Uh, I'm not sure I agree with you about it being pointless to feel grief for a dead person. A vast majority of what we undergo, especially emotional states, are eminently pointless. That doesn't mean we should discard them from consideration or attempt to calculate when it is 'worth' grieving.

I don't also agree with you that only dependent people feel grief, or that it is normal only for them to feel grief. It has to do with plain simple connectedness to another human's condition, and very little to do with what could or could not be done.

The question you ask - about the actual cause of grief - may be an interesting one to study, but as always the answer would be a combination of all possible answers, with the contributions of each varying from person to person. I think the point this story makes is that the protagonist is acutely aware of the fact that the causes for her are resting entirely with the impact of the event on herself, and her expectation that some of her grief should be impersonal and 'pure', without any of the business-like calculatedness you mention, is scarily not fulfilled.

I also disagree about your final conclusion. The idea of 'selfish' breaks down when someone is in such mental anguish that he wants no more of life itself. Even a routine variety of depression would result in multiple conflicting inner voices and cognitive dissonance; what to speak of a state when it so unbearable that the sufferer does not want to go on at all? What sense does it make to assign a label 'selfish' to such an act, when there is no one identifiable self or instinct of self-preservation to talk about?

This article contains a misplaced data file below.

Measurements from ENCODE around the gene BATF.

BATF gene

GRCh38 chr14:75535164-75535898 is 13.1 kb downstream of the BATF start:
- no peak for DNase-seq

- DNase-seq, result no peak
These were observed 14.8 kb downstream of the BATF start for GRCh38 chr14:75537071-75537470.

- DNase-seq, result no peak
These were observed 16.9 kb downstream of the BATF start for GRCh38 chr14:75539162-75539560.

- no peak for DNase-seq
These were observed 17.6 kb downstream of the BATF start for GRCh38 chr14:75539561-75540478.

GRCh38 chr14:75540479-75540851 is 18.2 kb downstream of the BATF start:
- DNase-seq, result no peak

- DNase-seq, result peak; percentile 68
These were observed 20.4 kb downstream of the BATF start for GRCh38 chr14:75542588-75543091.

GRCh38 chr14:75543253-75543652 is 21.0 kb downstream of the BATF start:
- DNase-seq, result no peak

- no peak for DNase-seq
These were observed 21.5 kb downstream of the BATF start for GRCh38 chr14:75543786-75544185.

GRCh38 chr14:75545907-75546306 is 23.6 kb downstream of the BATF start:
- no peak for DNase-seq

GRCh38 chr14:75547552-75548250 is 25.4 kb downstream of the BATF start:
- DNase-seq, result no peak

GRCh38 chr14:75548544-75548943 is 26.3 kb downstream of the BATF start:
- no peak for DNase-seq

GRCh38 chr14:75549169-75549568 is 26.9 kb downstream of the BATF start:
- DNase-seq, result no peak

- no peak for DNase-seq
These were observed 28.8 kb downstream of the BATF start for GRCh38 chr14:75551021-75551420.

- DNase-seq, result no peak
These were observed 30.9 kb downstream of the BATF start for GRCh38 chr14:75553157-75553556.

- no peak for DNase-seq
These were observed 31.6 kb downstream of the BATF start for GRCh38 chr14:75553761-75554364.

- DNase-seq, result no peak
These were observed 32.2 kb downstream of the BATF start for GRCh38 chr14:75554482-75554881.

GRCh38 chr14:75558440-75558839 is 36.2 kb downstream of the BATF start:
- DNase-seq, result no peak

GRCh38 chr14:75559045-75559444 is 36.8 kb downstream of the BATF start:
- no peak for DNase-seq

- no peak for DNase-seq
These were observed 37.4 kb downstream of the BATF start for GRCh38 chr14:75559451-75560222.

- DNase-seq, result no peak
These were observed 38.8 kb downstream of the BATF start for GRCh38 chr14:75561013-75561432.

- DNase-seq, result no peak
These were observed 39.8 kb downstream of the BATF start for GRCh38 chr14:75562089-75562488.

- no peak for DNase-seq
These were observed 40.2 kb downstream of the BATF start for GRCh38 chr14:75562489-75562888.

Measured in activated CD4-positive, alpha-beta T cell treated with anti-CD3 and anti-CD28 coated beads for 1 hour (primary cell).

A common argument is that suicide is 'selfish' because of the grief it causes among close relations. I think that is plain nonsense, peddled by judgmental people who have lived utterly unconscious lives and are too comfortable in their niches to be bothered by the realities of depression. It is just another manifestation of the just-world fallacy, where a rich man in a car declares that a crippled beggar is being "selfish" because he doesn't run a marathon to provide for his family.

KVM said...

Wow, thanks! It's a bit hard to follow, though. I always prefer text when its non-trivial stuff like this..

ramya said...

wow, that's a lot of words.

i'll put forth a simple case here.

this guy in his early 20s. he's got a good job, he's had a happy
childhood, got a nice bunch of friends, great family,  everything's
going just fine. but slowly and gradually he starts withdrawing from
everything and everyone around him. he is alarmed at the way he reacts
to things and is confused because he cannot understand what's happening
to him. he tries to talk to friends about it, but he is unable to put
into words his mental state, his anguish. each time he is faced with the
question - why? why are you depressed? he wishes he knew. he is ravaged
by guilt and embarrassment.  he tries but finds no answers. the trouble
runs far deeper than the "low on confidence" remark that the therapist
puts it down to. 

a lot of people do not understand that people
suffering from depression might be as clueless as people around them as
to what's happening to him. in their case, suicide is often a last
resort to get away from the torture. there is a deep-rooted fear of
society as well ("people will think i'm crazy").  in fact, they might not
even be conscious of what they're doing. i do not think a depressed
person commits suicide intentionally - to spite someone or to put their loved ones
through a lifetime of misery. it is perhaps to end the pain of an intensity that
a normal person cannot even imagine.

i believe with the right
kind of treatment, depression can be managed (if not cured).  it seems
there are many questions to be answered.